When we have a continuous attribute its range must be separated into several subintervals of possible different influence on the target property. To choose correct thresholds we relate this attribute and the target property through entropy.


Let $E=G\cup{O}$ be a disjoint union of training examples $G$ and counter-examples $O$. Interval $[a,b)\subseteq\textbf{R}$ of values of continuous attribute $V:G\to\textbf{R}$ generates three subsets $G[a,b)=\lbrace{g\in{G}: a\leq{V(g)}<b}\rbrace,$ $O[a,b)=\lbrace{g\in{O}: a\leq{V(g)}<b}\rbrace$, and
$E[a,b)=\lbrace{g\in{E}: a\leq{V(g)}<b}\rbrace$.


Entropy of interval $[a,b)\subseteq\textbf{R}$ of values of continuous attribute $V:G\to\textbf{R}$ is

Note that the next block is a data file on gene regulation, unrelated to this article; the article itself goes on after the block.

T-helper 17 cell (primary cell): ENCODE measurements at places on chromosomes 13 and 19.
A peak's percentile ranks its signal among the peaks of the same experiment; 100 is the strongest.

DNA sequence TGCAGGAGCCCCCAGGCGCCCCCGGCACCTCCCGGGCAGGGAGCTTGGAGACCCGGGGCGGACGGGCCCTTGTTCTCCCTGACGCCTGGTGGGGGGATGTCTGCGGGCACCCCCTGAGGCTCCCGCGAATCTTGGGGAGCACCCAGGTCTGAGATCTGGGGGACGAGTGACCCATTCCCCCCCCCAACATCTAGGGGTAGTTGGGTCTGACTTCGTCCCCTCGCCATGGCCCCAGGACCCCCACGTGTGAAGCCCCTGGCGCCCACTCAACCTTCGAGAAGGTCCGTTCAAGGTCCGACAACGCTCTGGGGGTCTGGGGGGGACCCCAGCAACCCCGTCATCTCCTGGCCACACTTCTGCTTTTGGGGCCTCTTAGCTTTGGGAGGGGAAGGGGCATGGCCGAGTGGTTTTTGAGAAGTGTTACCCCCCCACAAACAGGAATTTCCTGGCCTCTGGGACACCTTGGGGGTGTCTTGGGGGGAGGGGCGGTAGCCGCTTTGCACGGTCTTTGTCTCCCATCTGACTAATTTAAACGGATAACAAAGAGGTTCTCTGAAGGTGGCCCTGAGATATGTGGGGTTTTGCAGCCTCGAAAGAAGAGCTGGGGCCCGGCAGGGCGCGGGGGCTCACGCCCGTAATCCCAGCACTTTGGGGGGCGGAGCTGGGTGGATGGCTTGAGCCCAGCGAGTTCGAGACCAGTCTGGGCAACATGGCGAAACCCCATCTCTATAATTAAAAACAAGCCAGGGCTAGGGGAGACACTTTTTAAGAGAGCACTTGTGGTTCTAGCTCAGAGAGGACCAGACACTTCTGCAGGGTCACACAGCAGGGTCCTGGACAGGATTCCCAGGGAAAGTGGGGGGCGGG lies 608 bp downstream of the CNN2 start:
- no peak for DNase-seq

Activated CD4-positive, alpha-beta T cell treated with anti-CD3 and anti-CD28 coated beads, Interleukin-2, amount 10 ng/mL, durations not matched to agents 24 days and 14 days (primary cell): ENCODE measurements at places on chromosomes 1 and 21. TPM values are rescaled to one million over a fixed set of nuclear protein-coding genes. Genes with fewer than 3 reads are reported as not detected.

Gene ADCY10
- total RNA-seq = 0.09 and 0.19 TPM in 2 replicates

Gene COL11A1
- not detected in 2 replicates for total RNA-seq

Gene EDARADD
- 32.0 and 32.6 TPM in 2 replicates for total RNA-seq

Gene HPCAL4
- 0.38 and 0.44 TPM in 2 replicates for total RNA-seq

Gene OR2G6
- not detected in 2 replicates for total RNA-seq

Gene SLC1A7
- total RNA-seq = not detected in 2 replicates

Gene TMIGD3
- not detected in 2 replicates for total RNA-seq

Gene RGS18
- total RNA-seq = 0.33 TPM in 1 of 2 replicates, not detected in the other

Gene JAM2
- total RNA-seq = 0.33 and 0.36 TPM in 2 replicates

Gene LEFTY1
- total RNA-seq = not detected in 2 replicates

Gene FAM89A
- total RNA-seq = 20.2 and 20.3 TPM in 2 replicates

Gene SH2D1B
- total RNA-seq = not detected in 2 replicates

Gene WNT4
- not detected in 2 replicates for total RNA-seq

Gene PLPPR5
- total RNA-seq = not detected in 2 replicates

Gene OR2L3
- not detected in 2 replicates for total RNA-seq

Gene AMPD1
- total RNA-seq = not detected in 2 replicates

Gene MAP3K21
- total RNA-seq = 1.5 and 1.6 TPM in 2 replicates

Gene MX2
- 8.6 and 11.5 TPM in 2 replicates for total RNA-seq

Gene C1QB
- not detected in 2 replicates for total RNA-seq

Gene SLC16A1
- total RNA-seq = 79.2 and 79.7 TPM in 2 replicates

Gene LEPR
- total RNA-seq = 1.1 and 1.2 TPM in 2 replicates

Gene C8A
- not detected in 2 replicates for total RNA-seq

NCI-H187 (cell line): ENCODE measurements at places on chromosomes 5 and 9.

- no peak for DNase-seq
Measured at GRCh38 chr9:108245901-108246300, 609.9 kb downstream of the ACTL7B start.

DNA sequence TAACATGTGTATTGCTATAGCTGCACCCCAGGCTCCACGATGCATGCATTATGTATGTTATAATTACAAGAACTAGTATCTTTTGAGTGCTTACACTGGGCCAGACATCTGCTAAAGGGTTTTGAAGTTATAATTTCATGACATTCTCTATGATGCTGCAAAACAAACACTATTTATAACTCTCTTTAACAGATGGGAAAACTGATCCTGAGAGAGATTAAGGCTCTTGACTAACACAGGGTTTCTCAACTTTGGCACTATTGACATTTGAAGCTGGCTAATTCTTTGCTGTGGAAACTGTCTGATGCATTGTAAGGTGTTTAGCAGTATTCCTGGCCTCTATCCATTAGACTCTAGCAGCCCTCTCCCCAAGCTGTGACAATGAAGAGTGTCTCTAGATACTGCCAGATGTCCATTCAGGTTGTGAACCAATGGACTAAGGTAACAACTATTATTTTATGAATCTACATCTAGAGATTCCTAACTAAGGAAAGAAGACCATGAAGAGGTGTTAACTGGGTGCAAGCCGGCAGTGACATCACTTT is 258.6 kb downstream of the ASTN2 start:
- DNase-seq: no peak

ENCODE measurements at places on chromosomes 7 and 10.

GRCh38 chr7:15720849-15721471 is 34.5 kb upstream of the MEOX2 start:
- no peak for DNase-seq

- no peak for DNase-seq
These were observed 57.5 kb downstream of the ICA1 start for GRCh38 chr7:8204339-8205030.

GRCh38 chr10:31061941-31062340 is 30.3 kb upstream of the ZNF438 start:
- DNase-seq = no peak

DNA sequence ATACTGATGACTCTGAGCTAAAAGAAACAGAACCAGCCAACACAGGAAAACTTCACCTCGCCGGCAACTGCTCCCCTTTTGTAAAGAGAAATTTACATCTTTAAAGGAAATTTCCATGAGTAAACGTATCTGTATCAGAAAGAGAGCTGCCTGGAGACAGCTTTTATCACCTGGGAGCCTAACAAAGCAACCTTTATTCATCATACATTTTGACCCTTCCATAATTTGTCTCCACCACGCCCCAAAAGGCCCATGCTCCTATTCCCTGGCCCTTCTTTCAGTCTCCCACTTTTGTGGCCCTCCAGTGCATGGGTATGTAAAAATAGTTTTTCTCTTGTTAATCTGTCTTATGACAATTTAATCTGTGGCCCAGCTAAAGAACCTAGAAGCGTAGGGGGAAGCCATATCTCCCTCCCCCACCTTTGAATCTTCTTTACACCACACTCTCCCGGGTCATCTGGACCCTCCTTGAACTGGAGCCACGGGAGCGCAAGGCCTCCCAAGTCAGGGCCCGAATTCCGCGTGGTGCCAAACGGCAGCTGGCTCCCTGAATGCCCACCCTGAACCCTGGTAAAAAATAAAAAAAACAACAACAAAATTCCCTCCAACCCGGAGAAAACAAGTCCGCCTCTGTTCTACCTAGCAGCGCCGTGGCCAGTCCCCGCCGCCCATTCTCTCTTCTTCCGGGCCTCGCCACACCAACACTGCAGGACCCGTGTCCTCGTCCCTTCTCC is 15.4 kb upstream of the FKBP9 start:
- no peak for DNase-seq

${\rm{ent}}[a,b)=-\frac{\vert{G[a,b)}\vert}{\vert{E[a,b)}\vert}\cdot\log_{2}\left(\frac{\vert{G[a,b)}\vert}{\vert{E[a,b)}\vert}\right)-\frac{\vert{O[a,b)}\vert}{\vert{E[a,b)}\vert}\cdot\log_{2}\left(\frac{\vert{O[a,b)}\vert}{\vert{E[a,b)}\vert}\right)$


Mean information for partition $a<r<b$ of interval $[a,b)\subseteq\textbf{R}$ of values of continuous attribute $V:G\to\textbf{R}$ is


${\rm{inf}}[a,r,b)=\frac{\vert{E[a,r)}\vert}{\vert{E[a,b)}\vert}\cdot{\rm{ent}}[a,r)+\frac{\vert{E[r,b)}\vert}{\vert{E[a,b)}\vert}\cdot{\rm{ent}}[r,b).$


Threshold is a value $V=r$ with minimal mean information.


For continuous attribute $V:G\to\textbf{R}$ denote $a=\min\{V\}$ by $v_{0}$ and let $v_{l+1}$ be an arbitrary number greater than $b=\max\{V\}$.
Thresholds $\lbrace{v_{1}<\ldots<v_{l}}\rbrace$ are computed sequentially by splitting the most entropy subinterval.